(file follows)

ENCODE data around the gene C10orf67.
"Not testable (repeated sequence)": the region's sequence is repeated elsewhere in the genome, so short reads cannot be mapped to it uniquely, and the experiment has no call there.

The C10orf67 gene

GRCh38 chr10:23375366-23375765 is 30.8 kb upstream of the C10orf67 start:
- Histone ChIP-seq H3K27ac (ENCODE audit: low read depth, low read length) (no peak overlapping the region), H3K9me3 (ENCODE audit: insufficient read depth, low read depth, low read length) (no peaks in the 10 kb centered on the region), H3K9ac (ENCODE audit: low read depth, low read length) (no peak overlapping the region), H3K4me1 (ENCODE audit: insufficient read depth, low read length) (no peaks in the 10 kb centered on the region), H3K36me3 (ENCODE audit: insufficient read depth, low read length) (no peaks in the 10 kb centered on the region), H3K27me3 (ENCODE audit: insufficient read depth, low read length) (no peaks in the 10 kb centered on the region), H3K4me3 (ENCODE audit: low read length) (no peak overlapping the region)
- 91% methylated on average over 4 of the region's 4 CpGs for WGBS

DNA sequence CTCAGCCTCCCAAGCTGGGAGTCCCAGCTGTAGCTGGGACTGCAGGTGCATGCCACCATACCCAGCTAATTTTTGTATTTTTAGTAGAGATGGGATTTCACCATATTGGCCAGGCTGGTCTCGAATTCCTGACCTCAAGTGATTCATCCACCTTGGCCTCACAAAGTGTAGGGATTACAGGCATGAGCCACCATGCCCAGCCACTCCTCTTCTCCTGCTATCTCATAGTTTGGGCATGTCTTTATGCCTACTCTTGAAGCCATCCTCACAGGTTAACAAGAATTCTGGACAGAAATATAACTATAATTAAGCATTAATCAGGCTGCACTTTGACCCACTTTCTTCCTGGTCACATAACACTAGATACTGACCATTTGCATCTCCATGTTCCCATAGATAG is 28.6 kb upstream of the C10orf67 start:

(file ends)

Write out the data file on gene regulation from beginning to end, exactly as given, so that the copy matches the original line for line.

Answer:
ENCODE data around the gene C10orf67.
"Not testable (repeated sequence)": the region's sequence is repeated elsewhere in the genome, so short reads cannot be mapped to it uniquely, and the experiment has no call there.

The C10orf67 gene

GRCh38 chr10:23375366-23375765 is 30.8 kb upstream of the C10orf67 start:
- Histone ChIP-seq H3K27ac (ENCODE audit: low read depth, low read length) (no peak overlapping the region), H3K9me3 (ENCODE audit: insufficient read depth, low read depth, low read length) (no peaks in the 10 kb centered on the region), H3K9ac (ENCODE audit: low read depth, low read length) (no peak overlapping the region), H3K4me1 (ENCODE audit: insufficient read depth, low read length) (no peaks in the 10 kb centered on the region), H3K36me3 (ENCODE audit: insufficient read depth, low read length) (no peaks in the 10 kb centered on the region), H3K27me3 (ENCODE audit: insufficient read depth, low read length) (no peaks in the 10 kb centered on the region), H3K4me3 (ENCODE audit: low read length) (no peak overlapping the region)
- 91% methylated on average over 4 of the region's 4 CpGs for WGBS

DNA sequence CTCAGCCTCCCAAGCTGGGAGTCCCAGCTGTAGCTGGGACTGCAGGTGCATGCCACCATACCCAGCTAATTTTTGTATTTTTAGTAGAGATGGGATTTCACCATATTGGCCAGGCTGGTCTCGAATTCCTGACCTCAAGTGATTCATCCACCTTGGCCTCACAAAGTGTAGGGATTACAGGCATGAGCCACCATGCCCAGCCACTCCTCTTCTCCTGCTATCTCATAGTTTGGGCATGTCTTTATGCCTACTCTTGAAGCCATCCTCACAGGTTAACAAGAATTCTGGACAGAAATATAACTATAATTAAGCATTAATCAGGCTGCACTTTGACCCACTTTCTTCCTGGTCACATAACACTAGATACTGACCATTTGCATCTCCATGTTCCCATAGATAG is 28.6 kb upstream of the C10orf67 start: